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By DANIEL GARDNER
Thereâ€™s always hope. Whatâ€™s the old saying? Hope springs eternal.
According to one source Alexander Pope wrote this in his â€śAn Essay on Manâ€ť in 1734 in order to justify or vindicate Godâ€™s dealings with man.
The full quote is: â€śHope springs eternal in the human breast; Man never Is, but always To be blest: The soul, uneasy and confinâ€™d from home, Rests and expatiates in a life to come.â€ť
That last little bit about expatiating in a life to come is talking about how those of us who believe in an afterlife take comfort in whatâ€™s in store for us after this life.
As we think about this past year and contemplate the coming year, we have to have hope not only in the life to come, but also in a new year filled with better things than last year. In what or whom do we hope or trust? Our money still claims we Americans trust in God. Iâ€™m glad for that. God is the only One we really can trust.
Writing in the New York Times, Molly Worthen, an assistant professor of history at the University of North Carolina, Chapel Hill, references an October Pew Research Center poll showing 20 percent of Americans say they have no religious affiliation at all, up from 16 percent in a similar 2008 poll. In a 2012 Gallup poll 77 percent of Americans surveyed said they were Christians.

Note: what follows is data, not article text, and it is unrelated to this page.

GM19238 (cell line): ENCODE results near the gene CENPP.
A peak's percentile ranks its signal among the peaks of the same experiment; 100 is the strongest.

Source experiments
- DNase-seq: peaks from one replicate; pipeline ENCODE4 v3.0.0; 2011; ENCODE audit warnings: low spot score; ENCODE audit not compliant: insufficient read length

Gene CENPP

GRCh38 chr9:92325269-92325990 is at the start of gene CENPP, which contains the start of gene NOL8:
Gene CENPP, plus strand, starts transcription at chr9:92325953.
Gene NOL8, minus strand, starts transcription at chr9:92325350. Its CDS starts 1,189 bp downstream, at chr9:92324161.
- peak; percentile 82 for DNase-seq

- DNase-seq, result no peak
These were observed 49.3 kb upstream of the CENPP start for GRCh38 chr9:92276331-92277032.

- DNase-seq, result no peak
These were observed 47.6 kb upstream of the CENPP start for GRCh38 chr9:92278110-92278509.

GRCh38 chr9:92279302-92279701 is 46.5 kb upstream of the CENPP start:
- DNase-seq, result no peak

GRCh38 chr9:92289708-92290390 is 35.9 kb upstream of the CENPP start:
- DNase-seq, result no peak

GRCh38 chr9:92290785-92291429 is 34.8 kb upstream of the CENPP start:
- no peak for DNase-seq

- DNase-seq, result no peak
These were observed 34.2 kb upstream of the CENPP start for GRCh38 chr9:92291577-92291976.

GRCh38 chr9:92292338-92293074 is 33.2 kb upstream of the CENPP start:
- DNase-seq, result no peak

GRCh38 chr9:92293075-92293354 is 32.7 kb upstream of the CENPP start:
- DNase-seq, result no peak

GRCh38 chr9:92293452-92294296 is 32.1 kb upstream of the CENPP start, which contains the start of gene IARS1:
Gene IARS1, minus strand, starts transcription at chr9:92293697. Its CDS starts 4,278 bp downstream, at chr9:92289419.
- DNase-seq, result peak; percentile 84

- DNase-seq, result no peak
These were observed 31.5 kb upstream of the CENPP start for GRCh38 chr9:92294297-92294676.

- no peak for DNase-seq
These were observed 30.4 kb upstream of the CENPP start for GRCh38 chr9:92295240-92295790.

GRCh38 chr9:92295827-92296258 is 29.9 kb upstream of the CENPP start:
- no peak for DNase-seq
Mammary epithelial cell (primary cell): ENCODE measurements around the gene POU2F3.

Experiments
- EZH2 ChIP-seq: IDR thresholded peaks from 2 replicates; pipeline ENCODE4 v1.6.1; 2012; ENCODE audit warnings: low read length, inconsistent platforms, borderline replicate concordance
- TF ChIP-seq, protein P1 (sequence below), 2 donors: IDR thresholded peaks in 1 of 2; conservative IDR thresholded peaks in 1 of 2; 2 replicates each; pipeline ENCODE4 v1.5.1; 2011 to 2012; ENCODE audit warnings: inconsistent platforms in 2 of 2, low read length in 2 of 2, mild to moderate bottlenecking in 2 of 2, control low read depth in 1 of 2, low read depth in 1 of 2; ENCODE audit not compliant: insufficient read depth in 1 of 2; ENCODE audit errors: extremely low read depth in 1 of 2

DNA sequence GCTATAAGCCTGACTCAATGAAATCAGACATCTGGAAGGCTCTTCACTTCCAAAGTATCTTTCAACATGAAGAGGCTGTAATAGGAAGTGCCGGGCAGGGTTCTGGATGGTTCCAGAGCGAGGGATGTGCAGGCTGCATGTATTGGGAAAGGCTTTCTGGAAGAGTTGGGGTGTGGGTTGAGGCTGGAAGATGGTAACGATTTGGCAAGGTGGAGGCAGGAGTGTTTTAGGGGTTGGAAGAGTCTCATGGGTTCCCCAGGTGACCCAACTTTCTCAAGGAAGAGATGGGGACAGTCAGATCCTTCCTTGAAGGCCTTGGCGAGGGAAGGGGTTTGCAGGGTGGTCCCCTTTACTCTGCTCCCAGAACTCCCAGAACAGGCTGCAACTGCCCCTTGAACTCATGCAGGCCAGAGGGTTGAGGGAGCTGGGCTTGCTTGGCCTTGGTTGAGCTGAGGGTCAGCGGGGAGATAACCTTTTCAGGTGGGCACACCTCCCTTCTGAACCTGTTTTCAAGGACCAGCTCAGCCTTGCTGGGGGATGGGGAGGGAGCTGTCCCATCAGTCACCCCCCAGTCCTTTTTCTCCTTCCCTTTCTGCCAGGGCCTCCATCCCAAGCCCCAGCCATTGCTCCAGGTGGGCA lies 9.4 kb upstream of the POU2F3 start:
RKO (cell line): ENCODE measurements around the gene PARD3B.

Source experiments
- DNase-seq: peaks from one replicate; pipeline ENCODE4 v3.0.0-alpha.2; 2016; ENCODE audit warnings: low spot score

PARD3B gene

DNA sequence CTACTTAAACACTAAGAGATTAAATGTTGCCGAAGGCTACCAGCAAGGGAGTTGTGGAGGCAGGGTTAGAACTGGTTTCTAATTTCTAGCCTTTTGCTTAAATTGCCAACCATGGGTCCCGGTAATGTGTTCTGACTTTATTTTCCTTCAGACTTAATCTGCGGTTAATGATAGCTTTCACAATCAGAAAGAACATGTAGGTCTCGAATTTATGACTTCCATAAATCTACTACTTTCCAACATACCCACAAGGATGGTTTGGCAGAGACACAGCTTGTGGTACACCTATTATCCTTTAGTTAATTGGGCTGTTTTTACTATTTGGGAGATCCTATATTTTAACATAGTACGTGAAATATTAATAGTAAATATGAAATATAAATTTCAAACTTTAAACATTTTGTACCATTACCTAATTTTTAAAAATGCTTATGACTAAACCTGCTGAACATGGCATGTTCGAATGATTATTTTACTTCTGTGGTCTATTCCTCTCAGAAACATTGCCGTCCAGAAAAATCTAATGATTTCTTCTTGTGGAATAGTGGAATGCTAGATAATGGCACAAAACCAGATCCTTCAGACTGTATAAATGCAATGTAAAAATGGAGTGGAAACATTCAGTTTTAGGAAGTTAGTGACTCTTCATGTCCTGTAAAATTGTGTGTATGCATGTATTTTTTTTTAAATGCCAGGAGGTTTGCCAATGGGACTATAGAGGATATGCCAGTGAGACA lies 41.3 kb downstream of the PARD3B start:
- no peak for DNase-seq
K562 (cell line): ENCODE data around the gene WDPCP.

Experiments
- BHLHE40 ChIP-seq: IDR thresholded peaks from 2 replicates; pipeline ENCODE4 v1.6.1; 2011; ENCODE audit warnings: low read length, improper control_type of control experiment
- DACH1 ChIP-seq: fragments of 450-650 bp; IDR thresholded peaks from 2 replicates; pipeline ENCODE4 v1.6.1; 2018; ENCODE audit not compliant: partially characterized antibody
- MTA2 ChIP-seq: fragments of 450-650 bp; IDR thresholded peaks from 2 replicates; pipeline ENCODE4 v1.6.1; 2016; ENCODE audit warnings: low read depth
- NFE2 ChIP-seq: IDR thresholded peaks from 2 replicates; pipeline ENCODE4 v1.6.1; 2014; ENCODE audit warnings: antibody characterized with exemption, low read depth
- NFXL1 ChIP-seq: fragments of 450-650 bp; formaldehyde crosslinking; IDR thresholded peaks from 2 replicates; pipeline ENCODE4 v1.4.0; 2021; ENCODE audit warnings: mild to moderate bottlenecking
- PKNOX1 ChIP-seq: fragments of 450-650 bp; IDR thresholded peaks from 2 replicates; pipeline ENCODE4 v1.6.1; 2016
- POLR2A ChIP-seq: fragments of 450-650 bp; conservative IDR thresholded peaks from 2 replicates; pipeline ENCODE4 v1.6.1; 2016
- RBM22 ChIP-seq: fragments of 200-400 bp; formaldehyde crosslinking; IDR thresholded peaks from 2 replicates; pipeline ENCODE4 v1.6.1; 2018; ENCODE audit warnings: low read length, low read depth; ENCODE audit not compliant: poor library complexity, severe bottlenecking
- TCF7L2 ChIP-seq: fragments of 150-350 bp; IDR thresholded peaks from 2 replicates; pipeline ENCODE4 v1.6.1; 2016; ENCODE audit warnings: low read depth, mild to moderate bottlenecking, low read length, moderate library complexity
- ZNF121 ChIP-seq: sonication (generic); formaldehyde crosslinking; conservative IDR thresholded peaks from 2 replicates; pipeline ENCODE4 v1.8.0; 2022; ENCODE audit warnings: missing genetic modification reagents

I suppose in every age the religious among us have bemoaned the dearth of moral values and the need for a revival of how things used to be. Israelâ€™s King Solomon wrote about 3,000 years ago in a book commonly called â€śEcclesiastes,â€ť â€śDo not say, â€™Why is it that the former days were better than these?â€™ For it is not from wisdom that you ask about this.â€ť (7:10)
Political correctness is todayâ€™s biggest culprit in American culture. You know, the belief that whatever anybody believes is OK and right â€¦unless itâ€™s mean and harmful to someone else as interpreted by those on the left.
We have drifted into an amoral culture, that is a culture without a unified set of accepted moral standards. Political correctness says there are no universal moral values.
A few of us still believe in moral values set out in the Bible, though none of us can live up to those standards. At least the Bible sets standards. No other book or authority in the world has higher standards than the Bible. Plus, the Bible has the Christmas story and the Easter or Resurrection story telling us pretty plainly how God has done for us what we cannot do for ourselves. Itâ€™s a great book, worthy of being read regularly.
What is our source of hope for the New Year? Some will hope in their own abilities. Some will hope government can make things better. I know ... Some will even hope in their own faith. Hope will spring eternal in 2013 just like it always has.
I hope weâ€™ll all find the true source of hope regardless of what 2013 brings.
Daniel L. Gardner is a syndicated columnist who lives in Starkville. Contact him at Daniel@DanLGardner.com.